44. Left to right and back to front.  Make sure your gestures make sense from the perspective of your listeners.  Left is right and right is left.  Past is right and future is left.  A bit of practice and your gestures will start to make way more sense to those listening with their eyes.

45. Practice storytelling at home.  Whether you are preaching narrative or giving an illustration, you will need to tell stories.  Some are natural at this, some are awkward in the extreme.  Practice at home.  Children are always ready to listen to a story (it doesn’t have to be biblical for practice time – what happened today while you were out?  Be descriptive, engaging, suspenseful, etc.)

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50 Summer Preaching Tweaks: 31-35

Summer50bHere are another five suggestions to consider . . . September is almost here!

31. Add a Bible tip or two.  When you preach, don’t just explain the text and make its relevance clear, take the opportunity to equip your listeners to handle the Bible for themselves.  Don’t turn your message into a lecture, but reinforce the importance of understanding a text in context, the need to make sense of it “back then” before applying it to today, etc.

32. Express expectation and encouragement.  It is easy to turn application of the Bible into pressure and burden.  Mix in a bit of negativity and the hoped for life impact is quickly undermined.  Take the temperature of your application and conclusion – see if it can be increased.  Encourage and expect . . . perhaps it will help.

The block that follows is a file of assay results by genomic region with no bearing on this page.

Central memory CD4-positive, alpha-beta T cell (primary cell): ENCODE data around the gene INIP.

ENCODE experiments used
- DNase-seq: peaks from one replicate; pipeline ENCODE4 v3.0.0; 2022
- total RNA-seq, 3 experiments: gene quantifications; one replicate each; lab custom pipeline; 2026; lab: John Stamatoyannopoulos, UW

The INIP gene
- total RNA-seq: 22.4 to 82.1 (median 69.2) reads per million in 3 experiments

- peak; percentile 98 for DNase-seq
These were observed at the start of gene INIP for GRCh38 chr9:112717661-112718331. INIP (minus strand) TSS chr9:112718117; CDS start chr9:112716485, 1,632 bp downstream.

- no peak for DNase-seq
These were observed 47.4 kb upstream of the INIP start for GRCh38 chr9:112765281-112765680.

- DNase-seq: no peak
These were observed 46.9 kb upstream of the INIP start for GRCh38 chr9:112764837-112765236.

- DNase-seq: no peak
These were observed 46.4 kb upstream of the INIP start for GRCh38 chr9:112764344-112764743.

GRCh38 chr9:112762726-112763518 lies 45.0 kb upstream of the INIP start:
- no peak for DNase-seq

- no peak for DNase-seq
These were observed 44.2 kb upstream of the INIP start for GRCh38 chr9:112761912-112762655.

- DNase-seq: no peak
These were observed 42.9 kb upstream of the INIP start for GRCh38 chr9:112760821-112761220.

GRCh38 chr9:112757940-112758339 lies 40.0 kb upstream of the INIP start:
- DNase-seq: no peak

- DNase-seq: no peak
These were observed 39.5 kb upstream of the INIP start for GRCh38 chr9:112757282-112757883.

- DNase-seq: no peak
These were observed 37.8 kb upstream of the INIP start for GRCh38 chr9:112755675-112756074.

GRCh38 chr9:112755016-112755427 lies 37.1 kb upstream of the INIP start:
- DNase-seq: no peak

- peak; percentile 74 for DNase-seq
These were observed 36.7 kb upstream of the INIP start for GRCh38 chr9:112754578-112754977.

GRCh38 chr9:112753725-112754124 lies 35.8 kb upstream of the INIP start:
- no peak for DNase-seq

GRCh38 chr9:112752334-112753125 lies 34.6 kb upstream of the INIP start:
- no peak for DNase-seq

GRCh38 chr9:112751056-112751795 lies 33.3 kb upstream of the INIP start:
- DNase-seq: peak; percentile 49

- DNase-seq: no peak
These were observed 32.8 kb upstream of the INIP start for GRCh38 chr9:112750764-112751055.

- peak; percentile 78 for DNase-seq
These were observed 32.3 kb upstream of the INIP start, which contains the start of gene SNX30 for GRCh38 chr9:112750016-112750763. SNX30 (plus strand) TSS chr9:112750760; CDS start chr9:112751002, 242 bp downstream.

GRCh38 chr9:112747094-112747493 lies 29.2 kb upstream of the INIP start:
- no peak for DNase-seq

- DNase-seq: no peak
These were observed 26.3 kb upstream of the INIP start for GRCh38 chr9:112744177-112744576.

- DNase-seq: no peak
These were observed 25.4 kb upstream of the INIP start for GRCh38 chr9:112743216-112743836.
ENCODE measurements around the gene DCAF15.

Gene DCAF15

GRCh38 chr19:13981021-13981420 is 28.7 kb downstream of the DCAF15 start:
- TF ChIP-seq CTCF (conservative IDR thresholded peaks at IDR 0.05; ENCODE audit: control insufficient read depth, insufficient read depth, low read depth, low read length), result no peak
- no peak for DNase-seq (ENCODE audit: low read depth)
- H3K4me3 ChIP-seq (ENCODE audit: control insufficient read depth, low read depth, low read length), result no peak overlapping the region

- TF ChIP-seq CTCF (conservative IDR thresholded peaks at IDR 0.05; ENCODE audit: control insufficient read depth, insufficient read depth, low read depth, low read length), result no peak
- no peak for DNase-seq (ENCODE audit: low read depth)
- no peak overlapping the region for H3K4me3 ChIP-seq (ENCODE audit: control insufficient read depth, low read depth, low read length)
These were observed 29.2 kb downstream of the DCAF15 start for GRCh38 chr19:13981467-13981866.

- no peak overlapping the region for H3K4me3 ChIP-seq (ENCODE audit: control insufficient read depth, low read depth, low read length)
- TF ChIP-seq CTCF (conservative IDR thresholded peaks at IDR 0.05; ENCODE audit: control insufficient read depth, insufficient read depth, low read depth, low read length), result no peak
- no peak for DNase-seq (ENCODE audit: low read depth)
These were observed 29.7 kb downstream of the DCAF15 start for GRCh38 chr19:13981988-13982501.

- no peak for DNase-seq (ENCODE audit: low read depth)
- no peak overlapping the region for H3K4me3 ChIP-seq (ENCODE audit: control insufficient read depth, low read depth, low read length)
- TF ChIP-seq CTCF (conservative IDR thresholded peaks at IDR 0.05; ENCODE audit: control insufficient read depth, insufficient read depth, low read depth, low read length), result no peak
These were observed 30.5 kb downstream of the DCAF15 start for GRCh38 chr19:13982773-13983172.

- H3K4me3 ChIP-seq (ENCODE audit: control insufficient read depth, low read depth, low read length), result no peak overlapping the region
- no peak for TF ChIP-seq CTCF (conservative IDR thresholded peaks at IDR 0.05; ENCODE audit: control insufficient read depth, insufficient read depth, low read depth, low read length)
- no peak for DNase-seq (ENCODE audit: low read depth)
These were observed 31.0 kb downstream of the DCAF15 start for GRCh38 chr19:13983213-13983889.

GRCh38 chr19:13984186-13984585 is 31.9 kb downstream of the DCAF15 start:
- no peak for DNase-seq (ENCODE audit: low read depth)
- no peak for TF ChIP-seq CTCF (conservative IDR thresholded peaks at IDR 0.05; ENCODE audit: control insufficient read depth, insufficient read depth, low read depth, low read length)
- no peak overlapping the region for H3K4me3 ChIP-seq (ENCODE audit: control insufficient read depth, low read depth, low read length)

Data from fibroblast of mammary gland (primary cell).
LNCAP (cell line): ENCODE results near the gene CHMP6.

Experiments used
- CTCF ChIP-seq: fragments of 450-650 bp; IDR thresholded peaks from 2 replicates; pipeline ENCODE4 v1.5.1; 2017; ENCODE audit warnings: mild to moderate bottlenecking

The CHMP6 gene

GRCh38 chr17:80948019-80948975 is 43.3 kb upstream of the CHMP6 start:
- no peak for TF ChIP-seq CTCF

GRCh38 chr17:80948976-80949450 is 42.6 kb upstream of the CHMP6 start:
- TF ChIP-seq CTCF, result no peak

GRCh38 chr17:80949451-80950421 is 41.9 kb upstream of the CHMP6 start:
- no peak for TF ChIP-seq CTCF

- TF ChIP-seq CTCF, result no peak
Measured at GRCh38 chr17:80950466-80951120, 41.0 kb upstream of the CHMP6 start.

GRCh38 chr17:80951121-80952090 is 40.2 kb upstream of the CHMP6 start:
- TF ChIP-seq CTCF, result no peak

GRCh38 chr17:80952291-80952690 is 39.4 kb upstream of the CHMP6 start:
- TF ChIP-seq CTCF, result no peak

33. Learn the local lingo.  It is possible to speak a generic form of English and get by in England, America, Australia, South Africa, etc.  It is also possible to learn the local dialect and fit in so much better.  Maybe the same is true in the Bible.  Instead of just speaking Biblish, why not speak the Johannine dialect when preaching John, or Lukan when preaching Luke?

34. Simplify the message.  When we plan messages on paper we can easily make them more complicated than necessary.  Try making the structure and shape of the message as simple as possible.  This is not about dumbing it down, it is about helping listeners be able to follow, no matter how deep or weighty the content might be.

35. Map the message.  In fact, instead of outlining the message as you would an essay for college, try mapping it as you would a journey.  Where will we go first, and then, then after that?  I often end up with a sermon map on the whiteboard, rather than an outline.  Some people like to tie the landmarks to physical landmarks in the church space.  Somehow the sense of movement and progression becomes stronger with this approach.

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Filed under Christianity, Delivery, Homiletics, How to . . . ?, Preaching, Religion, Stage 5 - Message Purpose, Stage 7 - Message Outline